2017 3.0 2018 3.2
Giving by individuals/households includes cash and non-cash donations contributed by all U.S. individuals and households—including those who itemize their charitable contributions on their income taxes and those who do not—to U.S. charities.
The current projections for giving by individuals/households for the years 2017 and 2018 are below the historical 25-year and 40-year average rates of growth for giving of this type. Individual/household giving for both years is expected to rise above the flat rate of change seen for the prior 10-year period.15 Contributions from itemizing households and non-itemizing households are included in the forecasts for individual/household giving for the years 2017 and 2018.16 Specific factors that will significantly and positively influence individual/household giving in 2017 and 2018 include:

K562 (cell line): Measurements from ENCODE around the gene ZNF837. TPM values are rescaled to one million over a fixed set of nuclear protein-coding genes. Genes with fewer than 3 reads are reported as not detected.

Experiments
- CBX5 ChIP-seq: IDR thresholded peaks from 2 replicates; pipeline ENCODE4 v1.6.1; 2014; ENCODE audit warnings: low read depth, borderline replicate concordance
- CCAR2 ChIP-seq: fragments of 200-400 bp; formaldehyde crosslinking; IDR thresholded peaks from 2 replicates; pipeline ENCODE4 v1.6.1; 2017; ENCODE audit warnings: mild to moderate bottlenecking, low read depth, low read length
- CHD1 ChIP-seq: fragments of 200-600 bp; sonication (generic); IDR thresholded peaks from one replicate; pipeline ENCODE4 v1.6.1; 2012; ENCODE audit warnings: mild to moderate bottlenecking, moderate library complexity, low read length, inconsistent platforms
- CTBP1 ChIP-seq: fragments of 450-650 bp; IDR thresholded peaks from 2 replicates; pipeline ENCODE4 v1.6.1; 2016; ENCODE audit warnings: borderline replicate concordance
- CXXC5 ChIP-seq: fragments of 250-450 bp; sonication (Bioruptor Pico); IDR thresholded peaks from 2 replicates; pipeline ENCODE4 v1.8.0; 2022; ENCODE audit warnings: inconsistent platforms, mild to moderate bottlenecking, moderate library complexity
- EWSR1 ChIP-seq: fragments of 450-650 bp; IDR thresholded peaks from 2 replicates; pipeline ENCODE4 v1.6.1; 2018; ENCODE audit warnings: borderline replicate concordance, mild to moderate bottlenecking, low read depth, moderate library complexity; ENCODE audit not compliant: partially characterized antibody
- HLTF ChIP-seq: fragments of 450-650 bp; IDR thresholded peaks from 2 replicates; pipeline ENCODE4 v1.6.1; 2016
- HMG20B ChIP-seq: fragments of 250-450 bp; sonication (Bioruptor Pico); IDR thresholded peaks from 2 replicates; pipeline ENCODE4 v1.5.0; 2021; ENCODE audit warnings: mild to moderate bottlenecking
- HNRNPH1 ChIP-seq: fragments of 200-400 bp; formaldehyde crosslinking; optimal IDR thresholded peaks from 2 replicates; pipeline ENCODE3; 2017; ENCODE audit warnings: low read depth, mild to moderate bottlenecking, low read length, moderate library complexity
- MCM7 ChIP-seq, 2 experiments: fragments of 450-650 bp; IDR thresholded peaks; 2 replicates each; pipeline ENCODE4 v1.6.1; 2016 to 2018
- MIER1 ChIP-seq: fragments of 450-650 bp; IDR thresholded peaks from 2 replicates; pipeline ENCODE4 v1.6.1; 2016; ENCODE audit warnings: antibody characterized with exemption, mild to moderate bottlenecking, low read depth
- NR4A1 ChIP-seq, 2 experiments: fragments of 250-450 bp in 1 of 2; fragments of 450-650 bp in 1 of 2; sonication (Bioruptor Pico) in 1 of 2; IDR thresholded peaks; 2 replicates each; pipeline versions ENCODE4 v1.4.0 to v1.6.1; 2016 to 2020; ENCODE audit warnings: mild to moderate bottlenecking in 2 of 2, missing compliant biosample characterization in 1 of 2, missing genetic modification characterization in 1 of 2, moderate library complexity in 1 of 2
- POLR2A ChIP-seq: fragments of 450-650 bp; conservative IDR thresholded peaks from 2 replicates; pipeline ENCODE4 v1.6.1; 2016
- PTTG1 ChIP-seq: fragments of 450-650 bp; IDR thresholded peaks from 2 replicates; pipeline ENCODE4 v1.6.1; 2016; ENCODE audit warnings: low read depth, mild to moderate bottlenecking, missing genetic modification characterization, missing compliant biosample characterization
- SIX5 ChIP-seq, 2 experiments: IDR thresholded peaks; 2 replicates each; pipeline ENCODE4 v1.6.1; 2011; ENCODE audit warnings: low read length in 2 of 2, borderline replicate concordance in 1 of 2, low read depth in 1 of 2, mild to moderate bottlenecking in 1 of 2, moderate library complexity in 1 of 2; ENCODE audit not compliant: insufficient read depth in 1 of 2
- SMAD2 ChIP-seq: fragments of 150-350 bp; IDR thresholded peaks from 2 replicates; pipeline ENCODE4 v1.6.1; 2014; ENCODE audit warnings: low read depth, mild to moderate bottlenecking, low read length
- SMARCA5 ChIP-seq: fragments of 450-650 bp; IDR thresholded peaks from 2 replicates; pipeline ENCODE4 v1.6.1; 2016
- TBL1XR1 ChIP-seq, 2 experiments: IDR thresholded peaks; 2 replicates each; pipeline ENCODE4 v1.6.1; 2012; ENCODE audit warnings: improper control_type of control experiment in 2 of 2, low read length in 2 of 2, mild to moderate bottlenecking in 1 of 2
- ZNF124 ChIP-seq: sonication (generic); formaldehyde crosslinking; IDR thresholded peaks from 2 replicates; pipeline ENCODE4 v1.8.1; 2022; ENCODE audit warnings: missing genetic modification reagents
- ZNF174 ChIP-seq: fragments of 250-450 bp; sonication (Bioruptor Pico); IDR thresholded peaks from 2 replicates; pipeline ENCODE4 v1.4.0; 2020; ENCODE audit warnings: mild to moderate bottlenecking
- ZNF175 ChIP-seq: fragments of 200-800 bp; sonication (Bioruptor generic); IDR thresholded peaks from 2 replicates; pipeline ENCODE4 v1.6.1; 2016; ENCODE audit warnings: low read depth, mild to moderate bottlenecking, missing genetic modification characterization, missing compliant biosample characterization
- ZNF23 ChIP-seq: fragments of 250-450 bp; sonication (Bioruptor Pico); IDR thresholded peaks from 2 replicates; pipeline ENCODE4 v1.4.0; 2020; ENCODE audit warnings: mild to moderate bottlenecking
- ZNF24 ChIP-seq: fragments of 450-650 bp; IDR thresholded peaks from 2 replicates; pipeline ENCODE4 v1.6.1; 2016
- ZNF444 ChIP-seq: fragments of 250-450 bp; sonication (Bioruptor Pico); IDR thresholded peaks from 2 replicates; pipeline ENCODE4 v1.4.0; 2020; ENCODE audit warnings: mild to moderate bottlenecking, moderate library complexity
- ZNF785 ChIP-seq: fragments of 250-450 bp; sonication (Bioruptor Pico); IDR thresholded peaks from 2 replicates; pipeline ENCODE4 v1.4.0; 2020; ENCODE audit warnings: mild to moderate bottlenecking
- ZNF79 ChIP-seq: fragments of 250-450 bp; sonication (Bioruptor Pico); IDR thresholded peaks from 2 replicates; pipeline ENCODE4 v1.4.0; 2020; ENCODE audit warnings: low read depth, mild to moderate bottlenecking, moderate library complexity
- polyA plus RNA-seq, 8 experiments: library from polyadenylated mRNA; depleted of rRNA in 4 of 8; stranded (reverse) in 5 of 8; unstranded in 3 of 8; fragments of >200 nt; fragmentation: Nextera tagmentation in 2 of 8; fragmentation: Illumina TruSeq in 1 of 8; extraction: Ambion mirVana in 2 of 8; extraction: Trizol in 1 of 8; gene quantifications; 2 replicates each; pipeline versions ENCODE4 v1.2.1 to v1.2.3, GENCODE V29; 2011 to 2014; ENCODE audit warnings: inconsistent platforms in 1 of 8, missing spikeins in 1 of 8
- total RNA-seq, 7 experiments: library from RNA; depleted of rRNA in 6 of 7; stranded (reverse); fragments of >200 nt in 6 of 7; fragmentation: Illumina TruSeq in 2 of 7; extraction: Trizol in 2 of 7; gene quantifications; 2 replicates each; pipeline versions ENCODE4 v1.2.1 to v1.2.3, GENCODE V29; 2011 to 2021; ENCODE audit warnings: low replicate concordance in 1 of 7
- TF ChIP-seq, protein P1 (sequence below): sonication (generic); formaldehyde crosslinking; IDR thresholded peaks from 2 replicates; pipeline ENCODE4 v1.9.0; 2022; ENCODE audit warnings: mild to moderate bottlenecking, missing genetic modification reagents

A large body of work demonstrates, with few exceptions, the link between philanthropic giving and both household income and wealth.17 In general, as income and wealth increase, so do the amounts that households give to charity. An increase in the number of households that itemize deductions on their taxes suggests that median U.S. household income and wealth are growing. The positive relationship between nonprofit net worth and giving likely reflects a linkage between household giving and the financial health of charities. As charities grow, they are better able to invest in fundraising programs that are proven to drive household giving at the same time that households are in a better financial position to give.